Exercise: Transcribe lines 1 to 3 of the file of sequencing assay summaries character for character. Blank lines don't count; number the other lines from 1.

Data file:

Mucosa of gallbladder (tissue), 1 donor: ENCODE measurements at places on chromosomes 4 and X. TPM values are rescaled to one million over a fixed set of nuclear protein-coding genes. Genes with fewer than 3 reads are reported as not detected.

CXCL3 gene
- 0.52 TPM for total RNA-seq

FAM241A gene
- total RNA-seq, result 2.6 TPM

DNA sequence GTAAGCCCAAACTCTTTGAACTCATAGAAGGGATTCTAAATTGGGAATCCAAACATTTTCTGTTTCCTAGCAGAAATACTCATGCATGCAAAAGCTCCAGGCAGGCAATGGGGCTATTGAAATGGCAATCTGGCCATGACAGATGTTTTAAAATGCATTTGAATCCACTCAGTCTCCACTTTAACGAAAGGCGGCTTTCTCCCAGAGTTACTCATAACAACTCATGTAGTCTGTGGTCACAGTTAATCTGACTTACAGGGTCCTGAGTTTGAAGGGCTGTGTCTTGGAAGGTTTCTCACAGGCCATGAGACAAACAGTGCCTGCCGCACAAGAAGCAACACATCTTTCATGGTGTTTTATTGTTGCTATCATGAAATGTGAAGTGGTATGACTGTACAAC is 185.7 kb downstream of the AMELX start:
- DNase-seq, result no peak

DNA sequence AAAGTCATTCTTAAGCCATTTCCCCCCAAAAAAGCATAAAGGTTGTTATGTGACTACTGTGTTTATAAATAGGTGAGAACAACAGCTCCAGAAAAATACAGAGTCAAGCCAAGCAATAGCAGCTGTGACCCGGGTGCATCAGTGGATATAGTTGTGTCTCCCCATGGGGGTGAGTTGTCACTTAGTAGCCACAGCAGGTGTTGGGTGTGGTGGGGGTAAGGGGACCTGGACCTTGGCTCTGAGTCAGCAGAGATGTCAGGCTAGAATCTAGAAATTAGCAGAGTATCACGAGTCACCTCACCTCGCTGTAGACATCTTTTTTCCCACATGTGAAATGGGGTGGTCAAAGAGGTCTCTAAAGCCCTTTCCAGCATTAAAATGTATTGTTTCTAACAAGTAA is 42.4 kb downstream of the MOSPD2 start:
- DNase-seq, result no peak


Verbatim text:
Mucosa of gallbladder (tissue), 1 donor: ENCODE measurements at places on chromosomes 4 and X. TPM values are rescaled to one million over a fixed set of nuclear protein-coding genes. Genes with fewer than 3 reads are reported as not detected.

CXCL3 gene
- 0.52 TPM for total RNA-seq